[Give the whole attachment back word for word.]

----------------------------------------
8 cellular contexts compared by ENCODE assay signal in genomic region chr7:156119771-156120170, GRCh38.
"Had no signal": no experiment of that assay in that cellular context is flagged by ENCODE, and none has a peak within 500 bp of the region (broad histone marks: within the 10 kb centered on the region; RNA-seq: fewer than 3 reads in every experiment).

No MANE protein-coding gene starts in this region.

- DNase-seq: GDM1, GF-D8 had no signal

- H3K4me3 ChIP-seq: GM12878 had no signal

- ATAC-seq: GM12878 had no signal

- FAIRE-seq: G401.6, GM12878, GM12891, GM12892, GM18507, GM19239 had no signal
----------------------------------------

8 cellular contexts compared by ENCODE assay signal in genomic region chr7:156119771-156120170, GRCh38.
"Had no signal": no experiment of that assay in that cellular context is flagged by ENCODE, and none has a peak within 500 bp of the region (broad histone marks: within the 10 kb centered on the region; RNA-seq: fewer than 3 reads in every experiment).

No MANE protein-coding gene starts in this region.

- DNase-seq: GDM1, GF-D8 had no signal

- H3K4me3 ChIP-seq: GM12878 had no signal

- ATAC-seq: GM12878 had no signal

- FAIRE-seq: G401.6, GM12878, GM12891, GM12892, GM18507, GM19239 had no signal